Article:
Tuesday, March 20, 2012

Things We Liked At the Philadelphia Flower Show, Part 2: Exhibits In Which You Wanted to Go On A Mini-Vacation

OK, the centerpiece of the show was definitely the 25-foot waterfall with the orchids growing up the side and the full-grown palm trees and the three-story thatched house next to it...what, I didn't show you the thatched house yet? Shame on me! Here's the half of that massive display that I hadn't shown yet:

That was BIG, and very lovely, but we also enjoyed the entries that were smaller-scale, but still very beautiful environments.

I think this one was actually my favorite, even though it was also the one that was probably the least in need of a "Do Not Enter The Exhibit" Sign, at least as far as I was concerned. People think "Hawaii" and they think lush and green, but for every place that catches the rain and grows wild with ferns and ginger and orchids, there's a place that's dry, with the red dirt showing. This exhibit was called Keahiakawelo, The Garden of the Gods", and it was inspired by the place of the same name on the island of Lanai. The place itself is actually famous for having an eerie desert beauty, with no vegetation at all; this Philadelphia Flower Show version is considerably softened by the grasses, but this way it reminds me of scenery that I think I remember from childhood visits to the Big Island (and that red cinder is the exact same stone as my parents used for a lot of the landscaping in front of the house - used to try to toughen up my "haole feet" by walking on it barefoot! :D).

I was happy to see a lot of very large silver trophies on display in this one.

Others were maybe a little more like resort brochures, but it was fun seeing what a nice job the creators had done of crafting these little illusions. They all made me want to go in, sit down, kick my shoes off and have a drink -

This one, oh, maybe a nice glass of wine...

Morning coffee here, please (I know, they forgot to do Hawaii, but isn't it pretty?)

Duuuude...margaritas, or mojitos, or maybe a nice cold Longboard Lager here, right?

There were other environments that were just as carefully crafted,

but less teasingly tempting to the footsore flower-viewer, as getting into them would be a bit of a squeeze.

We absolutely loved these little dioramas. One amazing part is that this being a flower show, any greenery that isn't painted on the backdrop is actual live plants!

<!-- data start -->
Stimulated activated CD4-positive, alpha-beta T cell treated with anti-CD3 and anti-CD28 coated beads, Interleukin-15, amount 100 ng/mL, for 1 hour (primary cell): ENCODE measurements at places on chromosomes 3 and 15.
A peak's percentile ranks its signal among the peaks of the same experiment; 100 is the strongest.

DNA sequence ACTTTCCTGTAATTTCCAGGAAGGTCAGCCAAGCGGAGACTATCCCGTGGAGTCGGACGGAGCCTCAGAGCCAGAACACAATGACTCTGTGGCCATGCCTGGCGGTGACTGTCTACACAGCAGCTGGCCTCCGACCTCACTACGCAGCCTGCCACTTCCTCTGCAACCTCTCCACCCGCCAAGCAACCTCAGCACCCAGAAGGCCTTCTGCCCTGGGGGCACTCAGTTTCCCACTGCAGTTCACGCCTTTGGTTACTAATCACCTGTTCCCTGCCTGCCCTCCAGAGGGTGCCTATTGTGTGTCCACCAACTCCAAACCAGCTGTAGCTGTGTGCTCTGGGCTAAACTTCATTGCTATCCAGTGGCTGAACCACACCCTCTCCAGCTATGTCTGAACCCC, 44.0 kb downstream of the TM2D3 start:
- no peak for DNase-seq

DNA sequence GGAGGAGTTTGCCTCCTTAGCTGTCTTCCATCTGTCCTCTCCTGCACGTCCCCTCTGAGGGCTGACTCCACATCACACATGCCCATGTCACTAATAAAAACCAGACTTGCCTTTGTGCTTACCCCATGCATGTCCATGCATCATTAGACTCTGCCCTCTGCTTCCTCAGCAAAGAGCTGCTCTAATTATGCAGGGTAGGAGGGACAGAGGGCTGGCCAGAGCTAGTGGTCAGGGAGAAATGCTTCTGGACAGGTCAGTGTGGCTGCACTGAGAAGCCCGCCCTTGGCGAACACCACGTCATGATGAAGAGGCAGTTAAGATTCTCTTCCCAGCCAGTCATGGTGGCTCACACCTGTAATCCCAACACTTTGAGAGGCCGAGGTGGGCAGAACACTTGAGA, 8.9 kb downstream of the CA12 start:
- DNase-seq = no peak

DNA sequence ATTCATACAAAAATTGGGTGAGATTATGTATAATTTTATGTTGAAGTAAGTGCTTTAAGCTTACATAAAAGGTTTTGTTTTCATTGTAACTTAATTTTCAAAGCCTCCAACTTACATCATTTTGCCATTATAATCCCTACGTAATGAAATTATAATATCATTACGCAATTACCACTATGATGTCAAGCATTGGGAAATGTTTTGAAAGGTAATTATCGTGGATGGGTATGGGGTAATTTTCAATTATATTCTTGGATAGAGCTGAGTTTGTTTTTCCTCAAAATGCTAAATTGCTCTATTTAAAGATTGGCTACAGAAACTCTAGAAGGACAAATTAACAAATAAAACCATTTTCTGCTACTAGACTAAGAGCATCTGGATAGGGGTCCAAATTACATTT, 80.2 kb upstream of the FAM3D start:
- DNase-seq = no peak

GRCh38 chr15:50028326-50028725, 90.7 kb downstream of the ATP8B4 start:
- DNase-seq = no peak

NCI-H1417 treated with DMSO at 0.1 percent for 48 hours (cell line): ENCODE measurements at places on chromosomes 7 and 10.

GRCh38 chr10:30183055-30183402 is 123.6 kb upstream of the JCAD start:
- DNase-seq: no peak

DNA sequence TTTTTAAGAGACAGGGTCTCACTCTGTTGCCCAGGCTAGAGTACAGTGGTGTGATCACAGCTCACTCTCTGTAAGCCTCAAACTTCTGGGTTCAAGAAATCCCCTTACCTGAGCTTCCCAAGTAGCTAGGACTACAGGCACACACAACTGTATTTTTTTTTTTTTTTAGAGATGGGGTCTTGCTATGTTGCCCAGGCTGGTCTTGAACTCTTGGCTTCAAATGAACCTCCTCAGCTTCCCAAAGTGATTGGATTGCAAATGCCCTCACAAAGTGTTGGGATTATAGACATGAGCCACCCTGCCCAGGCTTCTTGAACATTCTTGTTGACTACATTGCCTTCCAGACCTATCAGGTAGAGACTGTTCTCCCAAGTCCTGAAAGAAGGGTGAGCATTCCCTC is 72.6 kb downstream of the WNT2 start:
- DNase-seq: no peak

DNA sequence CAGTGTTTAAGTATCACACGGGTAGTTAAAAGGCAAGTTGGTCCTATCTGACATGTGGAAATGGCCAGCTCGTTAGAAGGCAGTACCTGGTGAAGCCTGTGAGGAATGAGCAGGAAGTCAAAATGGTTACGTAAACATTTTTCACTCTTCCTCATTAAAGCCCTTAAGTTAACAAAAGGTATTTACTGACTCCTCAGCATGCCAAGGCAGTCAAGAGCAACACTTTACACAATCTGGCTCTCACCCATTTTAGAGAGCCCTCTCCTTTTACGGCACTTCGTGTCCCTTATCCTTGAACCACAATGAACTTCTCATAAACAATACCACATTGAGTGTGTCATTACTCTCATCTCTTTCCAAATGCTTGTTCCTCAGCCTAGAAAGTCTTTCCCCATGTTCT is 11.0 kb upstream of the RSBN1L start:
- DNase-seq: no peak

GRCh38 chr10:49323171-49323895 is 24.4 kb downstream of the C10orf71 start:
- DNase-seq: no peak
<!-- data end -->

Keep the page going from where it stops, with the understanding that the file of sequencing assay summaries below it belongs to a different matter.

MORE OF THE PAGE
There's Mandy again, for scale.

EEEK! Murder in the Bishop Museum!

All of these had judges' comments posted, and one of the things that the judges were real sticklers about was scale - any little plant or flower that wasn't on a believable scale to the scene got points off. I think this one got good marks for that, the main comment was "tilted display case is a distraction". I could never judge something like that - I'd be going "But there's actual Hawaiian plant lore on the posters!!!" I was actually glad to discover that the focus on this picture was good enough that when I zoomed in, I could read almost all of them -- there was quite a line to view these and I actually really WANTED to read those displays, but you just couldn't take all the time you wanted to to look at all the details without being annoying to the people behind you (a lady had done that to Mandy & me earlier, somehow didn't seem to understand that those of us in line behind her were actually interested in seeing the one she was monopolizing, told us we should just go ahead and go around her to the next one, argh - we never did get much of a look at that one). I suspected those were some well-researched placards, and I think I was right. Very, very cool.


O Docker said...

Wait, is that Charlie Chan at the scene of the crime?

I'm one step ahead of Charlie this time - I know exactly how the victim shuffled off.

Someone please to count the Oleander branches.

bonnie said...

oh nooo, not the oleander!

Pandabonium said...

Wow. The whole place looks like a film studio. Those dioramas are awesome too.

Trivia: The character Charlie Chan was based on the life of Honolulu Police Detective Chang Apana, who joined the force in 1898. Energetic and fearless, Apana was renown for remarkable achievements as a detective. He retired in 1932 after serving 34 years. Chang Apana died in 1933, and is buried at the Manoa Chinese Cemetery in Honolulu.

bonnie said...

Great trivia, I had no idea Charlie Chan was based on a real detective.

I didn't actually recognize Charlie Chan as Charlie Chan, although Mandy did - the maker just said something like "Can the famous Hawaiian detective solve the case?"